Denali is also providing more data to its grocery partners so they can address food waste at the source. “This data is helping retailers to look across their internal processes for opportunities to optimize purchasing, reducing both shrink and food waste,” says Mathes. “For example, the data has empowered a grocer in the southwest U.S. to change procurement and in-store strategies. As a result, we’re handling less food waste from their stores because the retailer is creating less food waste.”

Actionable Data

Divert is also a big believer that actionable data can be an incredibly powerful tool to prevent wasted food.

“Retailers need to know what food is going to waste, how much and why it’s happening,” explains Begin. “Collecting actionable information, such as time on shelf and the temperature food is kept at, is important in order to build awareness and make changes to prevent wasted food long term. Understanding how often and why food goes to waste can inform future purchase orders and unlock new supply chain efficiencies.” 

Further, did you know that grocers waste more food during the summer? New data from Divert found that wasted food from grocery stores increases by an average of nearly 20% during the summer versus the winter (see the chart below).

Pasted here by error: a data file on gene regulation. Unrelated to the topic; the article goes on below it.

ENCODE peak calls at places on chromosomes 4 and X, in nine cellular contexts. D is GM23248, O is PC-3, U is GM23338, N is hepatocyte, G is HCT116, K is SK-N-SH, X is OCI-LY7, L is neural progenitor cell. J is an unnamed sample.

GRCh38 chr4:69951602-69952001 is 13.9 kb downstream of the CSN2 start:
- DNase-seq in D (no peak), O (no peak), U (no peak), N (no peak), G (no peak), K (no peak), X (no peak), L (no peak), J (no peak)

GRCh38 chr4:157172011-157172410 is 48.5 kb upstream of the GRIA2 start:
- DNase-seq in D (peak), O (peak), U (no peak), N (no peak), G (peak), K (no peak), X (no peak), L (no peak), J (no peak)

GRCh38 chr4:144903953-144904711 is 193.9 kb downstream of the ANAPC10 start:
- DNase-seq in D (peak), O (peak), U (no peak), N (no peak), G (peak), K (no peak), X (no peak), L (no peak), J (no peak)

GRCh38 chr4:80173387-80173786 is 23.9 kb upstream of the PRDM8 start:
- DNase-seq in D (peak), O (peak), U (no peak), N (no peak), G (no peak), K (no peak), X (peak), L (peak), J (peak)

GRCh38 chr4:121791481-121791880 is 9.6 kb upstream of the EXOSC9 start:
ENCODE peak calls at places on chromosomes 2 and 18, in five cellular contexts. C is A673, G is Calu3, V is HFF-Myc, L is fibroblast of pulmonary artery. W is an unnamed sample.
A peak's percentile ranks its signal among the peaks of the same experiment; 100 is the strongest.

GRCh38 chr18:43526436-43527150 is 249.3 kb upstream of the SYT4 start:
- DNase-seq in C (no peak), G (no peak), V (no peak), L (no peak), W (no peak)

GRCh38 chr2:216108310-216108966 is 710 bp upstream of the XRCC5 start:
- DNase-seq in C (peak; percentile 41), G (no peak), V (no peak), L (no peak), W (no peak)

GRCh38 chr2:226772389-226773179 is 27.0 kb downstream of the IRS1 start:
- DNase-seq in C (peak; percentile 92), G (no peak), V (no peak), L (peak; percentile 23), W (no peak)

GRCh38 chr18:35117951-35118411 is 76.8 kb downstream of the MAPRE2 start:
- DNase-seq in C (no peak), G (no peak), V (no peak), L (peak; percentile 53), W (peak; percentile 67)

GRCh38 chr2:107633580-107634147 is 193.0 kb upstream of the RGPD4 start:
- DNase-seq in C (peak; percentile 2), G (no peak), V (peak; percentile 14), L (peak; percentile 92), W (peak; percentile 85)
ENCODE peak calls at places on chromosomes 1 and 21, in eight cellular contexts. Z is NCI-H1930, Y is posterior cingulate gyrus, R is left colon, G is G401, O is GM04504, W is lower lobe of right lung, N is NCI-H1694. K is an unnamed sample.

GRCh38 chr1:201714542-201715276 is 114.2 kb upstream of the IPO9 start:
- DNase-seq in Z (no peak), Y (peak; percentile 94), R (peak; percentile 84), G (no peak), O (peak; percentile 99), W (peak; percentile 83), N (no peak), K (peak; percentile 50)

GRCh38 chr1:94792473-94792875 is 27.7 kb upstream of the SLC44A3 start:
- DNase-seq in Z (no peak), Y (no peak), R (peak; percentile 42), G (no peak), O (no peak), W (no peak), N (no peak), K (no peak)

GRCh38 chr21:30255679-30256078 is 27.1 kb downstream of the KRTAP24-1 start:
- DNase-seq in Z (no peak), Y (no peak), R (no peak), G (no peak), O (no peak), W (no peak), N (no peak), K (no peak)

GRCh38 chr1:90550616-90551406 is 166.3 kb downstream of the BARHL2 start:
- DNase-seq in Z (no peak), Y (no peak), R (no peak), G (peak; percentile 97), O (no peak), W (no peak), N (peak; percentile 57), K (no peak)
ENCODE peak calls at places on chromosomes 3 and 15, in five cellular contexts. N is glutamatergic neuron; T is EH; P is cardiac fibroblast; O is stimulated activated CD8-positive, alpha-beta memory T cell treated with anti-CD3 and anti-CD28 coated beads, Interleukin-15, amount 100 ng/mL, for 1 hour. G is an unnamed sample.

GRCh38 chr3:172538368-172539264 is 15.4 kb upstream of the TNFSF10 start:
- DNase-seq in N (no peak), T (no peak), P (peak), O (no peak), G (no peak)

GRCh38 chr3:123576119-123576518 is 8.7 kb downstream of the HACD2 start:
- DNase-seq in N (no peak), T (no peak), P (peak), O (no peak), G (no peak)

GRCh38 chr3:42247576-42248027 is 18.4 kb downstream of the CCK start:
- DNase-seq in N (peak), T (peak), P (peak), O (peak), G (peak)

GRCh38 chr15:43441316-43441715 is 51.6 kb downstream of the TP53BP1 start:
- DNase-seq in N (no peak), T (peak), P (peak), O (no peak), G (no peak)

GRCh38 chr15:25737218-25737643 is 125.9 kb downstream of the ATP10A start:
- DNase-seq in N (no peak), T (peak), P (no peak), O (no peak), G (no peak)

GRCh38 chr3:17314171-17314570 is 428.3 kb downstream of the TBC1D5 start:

food waste
(Source: Divert)

“Summer marks peak growing season across the U.S.,” notes Begin. “While this is a time to celebrate an abundance of fresh produce and gather with our family and friends, our data indicates that the summer is also a period when a significant amount of that produce goes to waste.” 

The company looked at wasted food processed at its facilities across the nation in 2020-22 during July through September compared with January through March. In its analysis of what’s contributing to the drastic increase, the company identified such key factors as:

Peak Produce Season: An increased abundance of produce during the summer translates to a greater volume coming into grocery stores. In addition to a greater selection, more fresh food can go to waste if it’s not moved and sold quickly enough. Technologies like artificial intelligence and Internet of Things solutions can be used to identify trends or issues in stores, and uncover insights that can inform food retailers’ future processes to prevent unnecessary waste.

Heat and Human Error: When produce is exposed to greater temperature fluctuations like those seen during the summer, the percentage of wasted food increases for retailers. In the heat of the summer, produce left on a retailer’s loading dock for too long before being moved into a cooler can cause it to lose freshness more quickly. When that food goes home with the consumer, it then lasts for fewer days in the fridge. Divert suggests that increased awareness and appropriate training of retail employees led by data-driven insights could help to address this.